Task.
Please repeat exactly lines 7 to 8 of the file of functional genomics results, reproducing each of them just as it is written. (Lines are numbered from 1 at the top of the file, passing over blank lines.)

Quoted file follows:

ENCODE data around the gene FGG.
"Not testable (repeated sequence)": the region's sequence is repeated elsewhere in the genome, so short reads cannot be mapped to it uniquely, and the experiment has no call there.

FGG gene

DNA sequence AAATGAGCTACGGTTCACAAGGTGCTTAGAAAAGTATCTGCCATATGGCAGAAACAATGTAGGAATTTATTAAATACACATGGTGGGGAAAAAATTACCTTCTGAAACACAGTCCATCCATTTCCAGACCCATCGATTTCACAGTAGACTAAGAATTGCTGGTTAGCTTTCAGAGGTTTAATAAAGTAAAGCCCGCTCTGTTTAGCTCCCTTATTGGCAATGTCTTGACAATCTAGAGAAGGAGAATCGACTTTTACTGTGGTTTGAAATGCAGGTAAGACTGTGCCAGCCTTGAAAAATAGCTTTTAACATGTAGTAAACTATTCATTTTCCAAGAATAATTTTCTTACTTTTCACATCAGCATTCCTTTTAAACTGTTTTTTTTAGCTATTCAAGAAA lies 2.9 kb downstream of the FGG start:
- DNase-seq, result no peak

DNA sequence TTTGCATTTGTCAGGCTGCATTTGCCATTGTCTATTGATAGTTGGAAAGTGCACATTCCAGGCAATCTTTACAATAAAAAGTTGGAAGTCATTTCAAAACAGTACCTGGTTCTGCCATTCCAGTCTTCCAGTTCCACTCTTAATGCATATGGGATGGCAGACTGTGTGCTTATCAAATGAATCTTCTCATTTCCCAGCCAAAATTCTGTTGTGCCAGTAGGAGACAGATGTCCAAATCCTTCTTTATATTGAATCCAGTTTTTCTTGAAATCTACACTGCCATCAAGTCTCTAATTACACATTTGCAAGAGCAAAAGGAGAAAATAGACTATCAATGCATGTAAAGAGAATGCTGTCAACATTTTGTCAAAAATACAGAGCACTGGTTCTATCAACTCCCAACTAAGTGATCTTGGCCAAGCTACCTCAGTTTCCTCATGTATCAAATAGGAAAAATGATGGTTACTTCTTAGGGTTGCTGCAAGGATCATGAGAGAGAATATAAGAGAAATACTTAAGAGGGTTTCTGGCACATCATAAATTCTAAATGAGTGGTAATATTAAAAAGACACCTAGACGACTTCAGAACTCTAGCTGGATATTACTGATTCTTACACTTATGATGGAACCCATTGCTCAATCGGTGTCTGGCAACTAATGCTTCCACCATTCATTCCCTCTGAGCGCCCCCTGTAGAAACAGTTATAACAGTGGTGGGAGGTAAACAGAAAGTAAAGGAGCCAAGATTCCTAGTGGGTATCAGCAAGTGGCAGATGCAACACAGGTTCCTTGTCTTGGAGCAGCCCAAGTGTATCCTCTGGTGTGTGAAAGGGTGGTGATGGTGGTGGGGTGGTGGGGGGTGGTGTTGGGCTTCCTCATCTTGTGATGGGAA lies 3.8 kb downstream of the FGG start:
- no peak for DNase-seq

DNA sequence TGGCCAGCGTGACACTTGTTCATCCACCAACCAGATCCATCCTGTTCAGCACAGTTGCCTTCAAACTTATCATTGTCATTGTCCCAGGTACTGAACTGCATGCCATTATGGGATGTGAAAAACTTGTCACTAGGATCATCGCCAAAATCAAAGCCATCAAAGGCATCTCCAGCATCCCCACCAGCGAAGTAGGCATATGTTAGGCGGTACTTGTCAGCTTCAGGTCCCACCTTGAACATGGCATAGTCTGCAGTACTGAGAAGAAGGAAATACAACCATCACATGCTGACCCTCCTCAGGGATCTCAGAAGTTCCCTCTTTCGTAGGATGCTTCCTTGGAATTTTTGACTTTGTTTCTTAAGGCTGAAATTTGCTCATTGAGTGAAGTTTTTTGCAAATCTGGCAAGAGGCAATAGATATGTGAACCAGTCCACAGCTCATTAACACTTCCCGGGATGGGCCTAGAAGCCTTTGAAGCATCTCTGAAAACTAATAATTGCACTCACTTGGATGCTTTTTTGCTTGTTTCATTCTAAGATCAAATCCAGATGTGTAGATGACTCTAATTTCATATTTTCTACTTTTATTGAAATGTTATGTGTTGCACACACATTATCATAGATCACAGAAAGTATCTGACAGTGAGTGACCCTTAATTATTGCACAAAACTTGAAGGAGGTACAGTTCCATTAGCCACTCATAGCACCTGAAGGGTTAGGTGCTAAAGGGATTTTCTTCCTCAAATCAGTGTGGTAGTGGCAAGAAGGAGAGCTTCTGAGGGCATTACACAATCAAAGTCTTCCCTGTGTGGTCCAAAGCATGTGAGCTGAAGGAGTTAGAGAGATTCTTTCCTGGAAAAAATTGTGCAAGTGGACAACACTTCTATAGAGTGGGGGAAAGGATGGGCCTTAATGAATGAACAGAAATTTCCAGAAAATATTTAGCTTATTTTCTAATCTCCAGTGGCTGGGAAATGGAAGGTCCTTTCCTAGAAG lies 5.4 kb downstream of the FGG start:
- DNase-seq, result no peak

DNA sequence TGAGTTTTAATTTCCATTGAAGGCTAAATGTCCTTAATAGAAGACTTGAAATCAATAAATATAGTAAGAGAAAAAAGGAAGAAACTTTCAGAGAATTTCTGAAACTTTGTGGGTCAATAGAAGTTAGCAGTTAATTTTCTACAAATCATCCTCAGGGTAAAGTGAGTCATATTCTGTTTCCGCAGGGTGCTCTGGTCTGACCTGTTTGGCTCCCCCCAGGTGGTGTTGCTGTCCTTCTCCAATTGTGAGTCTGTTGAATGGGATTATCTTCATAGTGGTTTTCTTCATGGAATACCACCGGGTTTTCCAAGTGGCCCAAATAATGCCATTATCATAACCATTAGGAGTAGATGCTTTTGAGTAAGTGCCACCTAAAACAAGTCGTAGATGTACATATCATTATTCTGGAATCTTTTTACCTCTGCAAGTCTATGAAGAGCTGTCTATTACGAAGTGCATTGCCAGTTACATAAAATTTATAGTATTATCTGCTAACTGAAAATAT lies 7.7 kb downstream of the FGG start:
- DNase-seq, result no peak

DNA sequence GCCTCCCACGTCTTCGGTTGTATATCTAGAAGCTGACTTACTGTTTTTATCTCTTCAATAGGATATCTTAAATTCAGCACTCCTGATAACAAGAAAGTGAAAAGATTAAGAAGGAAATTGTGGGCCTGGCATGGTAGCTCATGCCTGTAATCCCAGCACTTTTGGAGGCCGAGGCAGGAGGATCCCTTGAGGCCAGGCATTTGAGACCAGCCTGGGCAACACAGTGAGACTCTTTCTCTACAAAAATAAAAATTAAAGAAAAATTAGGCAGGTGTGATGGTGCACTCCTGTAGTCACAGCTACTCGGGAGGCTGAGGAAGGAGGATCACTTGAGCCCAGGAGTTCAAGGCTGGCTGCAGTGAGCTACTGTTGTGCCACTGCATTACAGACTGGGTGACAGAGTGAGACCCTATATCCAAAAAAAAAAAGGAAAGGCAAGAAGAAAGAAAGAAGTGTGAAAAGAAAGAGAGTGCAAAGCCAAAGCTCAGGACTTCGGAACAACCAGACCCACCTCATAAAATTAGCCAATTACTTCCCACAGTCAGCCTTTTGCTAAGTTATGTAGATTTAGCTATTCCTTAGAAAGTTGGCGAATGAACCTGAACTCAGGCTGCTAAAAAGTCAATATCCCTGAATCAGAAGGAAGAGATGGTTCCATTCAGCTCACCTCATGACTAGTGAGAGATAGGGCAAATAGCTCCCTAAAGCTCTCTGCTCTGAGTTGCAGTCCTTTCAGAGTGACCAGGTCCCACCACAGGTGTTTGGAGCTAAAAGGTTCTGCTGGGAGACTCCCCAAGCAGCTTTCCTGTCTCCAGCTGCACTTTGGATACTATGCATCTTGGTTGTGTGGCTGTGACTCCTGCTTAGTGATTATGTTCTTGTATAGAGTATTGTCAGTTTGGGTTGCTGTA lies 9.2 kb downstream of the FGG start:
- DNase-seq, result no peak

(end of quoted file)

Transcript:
- no peak for DNase-seq

DNA sequence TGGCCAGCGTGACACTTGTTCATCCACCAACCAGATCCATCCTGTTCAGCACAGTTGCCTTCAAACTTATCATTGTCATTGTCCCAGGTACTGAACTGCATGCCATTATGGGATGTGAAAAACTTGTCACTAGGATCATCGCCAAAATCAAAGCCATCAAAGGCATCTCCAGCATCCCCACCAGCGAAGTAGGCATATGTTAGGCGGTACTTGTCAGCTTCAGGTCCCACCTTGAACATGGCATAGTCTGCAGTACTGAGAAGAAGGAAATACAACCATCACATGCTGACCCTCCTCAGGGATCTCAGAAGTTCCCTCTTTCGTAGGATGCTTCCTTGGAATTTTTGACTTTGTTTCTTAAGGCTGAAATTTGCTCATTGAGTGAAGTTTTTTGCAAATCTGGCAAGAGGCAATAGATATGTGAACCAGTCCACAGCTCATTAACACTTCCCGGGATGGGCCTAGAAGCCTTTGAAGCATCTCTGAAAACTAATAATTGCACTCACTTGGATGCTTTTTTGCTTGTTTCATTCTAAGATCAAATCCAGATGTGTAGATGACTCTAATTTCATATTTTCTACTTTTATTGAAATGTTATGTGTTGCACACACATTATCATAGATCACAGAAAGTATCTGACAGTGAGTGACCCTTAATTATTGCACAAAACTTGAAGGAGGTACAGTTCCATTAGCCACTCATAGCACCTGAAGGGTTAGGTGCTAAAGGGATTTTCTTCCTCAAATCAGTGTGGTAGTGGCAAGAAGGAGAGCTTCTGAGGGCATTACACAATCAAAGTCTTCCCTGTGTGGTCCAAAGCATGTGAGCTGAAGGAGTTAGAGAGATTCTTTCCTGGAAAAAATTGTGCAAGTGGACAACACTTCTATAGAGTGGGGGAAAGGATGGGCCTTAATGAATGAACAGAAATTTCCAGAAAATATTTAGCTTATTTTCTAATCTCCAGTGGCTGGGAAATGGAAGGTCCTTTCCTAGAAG lies 5.4 kb downstream of the FGG start: